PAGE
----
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One size does not fit all – the need for customized training (Part 1 of 2)

SusanMerriman ‎04-15-2013 09:23 AM - edited ‎06-26-2015 01:47 PM

All training programs have to be tailored to a greater or lesser extent to each customer. Take for instance two telecoms companies of a similar size. While they may both run similar systems and both use HP Service Manager to coordinate support, you can bet that they have unique processes to manage tickets. The end-user training programs must reflect this. We therefore build in a good deal of flexibility to tailor the core content of our foundational training to each customer. But in some instances, there’s also a need to go a step further with a bespoke program that can be delivered by instructors or using self-paced online training.


Four things that suggest your training requirement is out of the ordinary

Our account managers approach me in the first instance to let me know that a customer has a deployment which might benefit from customized training. To assess the need, I always begin with an open discussion with the customer about what the software must achieve. There are four areas I look at – benchmarks that you can use too – which will indicate if bespoke training would be beneficial:


  1. Who are the students? What level of expertise do they have? Is there a lot of variation across the team in terms of skill sets?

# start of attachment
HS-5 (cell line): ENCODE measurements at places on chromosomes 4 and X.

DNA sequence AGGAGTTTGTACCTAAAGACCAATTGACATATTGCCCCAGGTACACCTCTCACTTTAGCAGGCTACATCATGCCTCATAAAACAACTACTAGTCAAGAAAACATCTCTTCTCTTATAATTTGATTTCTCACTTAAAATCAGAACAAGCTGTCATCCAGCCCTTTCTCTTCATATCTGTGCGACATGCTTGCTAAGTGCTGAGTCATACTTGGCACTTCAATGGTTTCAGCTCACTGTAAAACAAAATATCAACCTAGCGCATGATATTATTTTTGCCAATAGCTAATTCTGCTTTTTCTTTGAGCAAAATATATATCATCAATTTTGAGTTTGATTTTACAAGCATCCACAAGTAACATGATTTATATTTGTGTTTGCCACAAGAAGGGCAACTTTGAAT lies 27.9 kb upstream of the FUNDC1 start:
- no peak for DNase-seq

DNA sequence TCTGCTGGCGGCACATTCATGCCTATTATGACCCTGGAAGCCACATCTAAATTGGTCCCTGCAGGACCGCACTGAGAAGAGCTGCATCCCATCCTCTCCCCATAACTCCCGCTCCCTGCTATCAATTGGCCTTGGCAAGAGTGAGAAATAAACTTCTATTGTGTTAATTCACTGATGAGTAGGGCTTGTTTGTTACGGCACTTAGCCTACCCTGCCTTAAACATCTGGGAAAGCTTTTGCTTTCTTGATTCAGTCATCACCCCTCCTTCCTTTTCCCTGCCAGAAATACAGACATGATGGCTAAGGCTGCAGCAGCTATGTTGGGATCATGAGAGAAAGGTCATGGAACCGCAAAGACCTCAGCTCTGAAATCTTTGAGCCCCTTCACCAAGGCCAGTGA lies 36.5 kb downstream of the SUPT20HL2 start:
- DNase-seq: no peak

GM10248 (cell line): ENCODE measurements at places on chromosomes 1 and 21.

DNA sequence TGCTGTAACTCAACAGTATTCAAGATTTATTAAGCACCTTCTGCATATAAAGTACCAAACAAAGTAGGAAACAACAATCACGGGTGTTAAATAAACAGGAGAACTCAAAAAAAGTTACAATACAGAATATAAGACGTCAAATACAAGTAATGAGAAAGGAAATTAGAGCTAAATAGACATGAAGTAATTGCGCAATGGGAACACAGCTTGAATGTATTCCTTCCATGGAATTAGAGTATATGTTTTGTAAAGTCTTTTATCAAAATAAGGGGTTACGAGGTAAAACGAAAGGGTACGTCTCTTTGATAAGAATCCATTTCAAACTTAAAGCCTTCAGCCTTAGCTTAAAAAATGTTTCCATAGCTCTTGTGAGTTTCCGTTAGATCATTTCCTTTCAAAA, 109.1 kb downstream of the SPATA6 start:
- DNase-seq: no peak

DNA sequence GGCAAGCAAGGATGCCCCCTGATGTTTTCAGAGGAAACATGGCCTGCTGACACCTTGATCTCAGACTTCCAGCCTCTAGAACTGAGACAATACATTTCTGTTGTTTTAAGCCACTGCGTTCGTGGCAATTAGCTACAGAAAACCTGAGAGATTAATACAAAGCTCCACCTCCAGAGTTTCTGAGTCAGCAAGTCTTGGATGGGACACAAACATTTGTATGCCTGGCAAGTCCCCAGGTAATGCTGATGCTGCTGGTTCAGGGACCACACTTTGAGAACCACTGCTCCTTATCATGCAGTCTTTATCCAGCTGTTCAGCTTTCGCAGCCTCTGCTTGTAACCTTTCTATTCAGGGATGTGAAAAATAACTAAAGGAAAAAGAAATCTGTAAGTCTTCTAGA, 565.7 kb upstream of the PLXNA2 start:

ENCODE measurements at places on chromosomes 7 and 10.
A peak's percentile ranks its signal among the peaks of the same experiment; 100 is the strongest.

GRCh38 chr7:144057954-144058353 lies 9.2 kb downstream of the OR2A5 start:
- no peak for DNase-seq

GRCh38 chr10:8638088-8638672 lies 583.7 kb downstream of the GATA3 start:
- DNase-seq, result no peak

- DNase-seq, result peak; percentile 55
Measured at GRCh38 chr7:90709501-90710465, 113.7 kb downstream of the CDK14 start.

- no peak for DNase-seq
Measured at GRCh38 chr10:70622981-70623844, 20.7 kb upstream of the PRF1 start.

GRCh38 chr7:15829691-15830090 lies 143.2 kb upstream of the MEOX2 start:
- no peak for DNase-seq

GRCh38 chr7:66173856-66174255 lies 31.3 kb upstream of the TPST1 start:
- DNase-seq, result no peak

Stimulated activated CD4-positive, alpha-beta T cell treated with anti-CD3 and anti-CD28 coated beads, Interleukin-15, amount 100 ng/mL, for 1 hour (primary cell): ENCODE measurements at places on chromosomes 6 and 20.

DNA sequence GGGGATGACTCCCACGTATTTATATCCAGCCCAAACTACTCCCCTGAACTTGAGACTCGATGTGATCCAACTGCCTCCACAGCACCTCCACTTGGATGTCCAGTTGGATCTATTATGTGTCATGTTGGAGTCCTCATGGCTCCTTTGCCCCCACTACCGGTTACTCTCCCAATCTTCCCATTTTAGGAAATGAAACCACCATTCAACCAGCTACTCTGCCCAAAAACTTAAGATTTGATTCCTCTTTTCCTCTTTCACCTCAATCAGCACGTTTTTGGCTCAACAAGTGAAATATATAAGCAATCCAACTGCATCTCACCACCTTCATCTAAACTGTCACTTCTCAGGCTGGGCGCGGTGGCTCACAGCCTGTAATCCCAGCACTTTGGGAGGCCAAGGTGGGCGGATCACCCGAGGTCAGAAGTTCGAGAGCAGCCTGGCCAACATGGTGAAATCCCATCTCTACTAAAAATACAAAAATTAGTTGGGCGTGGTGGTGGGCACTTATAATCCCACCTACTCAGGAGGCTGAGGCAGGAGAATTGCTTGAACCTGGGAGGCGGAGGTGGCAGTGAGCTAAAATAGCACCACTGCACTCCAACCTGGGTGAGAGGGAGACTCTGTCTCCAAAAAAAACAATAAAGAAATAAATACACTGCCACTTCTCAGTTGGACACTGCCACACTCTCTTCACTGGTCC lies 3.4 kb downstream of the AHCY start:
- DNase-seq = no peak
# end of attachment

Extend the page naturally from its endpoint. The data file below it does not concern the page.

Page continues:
2. Is the customer doing something completely new? Or are they significantly upgrading the capabilities of their software? Is this software a mission critical deployment?
  3. Is the software heavily customized?
  4. Can the customer spare its team to attend training at a set time? And can they attend courses or do they need to learn online?

I’m sure you can see the pattern here. But if you’re trying to do something new, you can’t spare your people to attend training in groups and you are asking people to run a critical environment that’s heavily customized, bespoke training is a good idea. An example might be a service desk deploying a new software package. Training is needed to get users up and running fast but the team works 24x7 on shifts. In this scenario we’d recommend a customized course with training scheduled perhaps over the weekend or in the evening when service requests are lower.


In my next blog, Carl and I will discuss how to create customized training with hints and tips for you to make yours a success.


In the meantime, if you have any hints and tips to make training courses a success, both Carl and I would love to hear from you – please use the comment boxes below. 

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eduardo fuente
on ‎07-19-2013 09:41 AM

Good morning Sir


 I was oping I could ask you a question.  As a newbie to the teck industry, what is the best way to learn and become certified as a HPSM?   Are there any current recognized traing companies?

Thank you for your time, have a nice day.

on ‎07-31-2013 07:48 AM

Good morning Eduardo –


Welcome to the technology industry.  To learn more about HP Software Service Manager, I highly recommend that you take courses from HP.  A great one to start with is SM150 Technical Essentials if you want to get certified on configuration, or SM110 Foundations if you want to learn about process flows. HP also offers Certification options for Service Manager.  More information on courses and certifications can be found at


Good luck with your learning!

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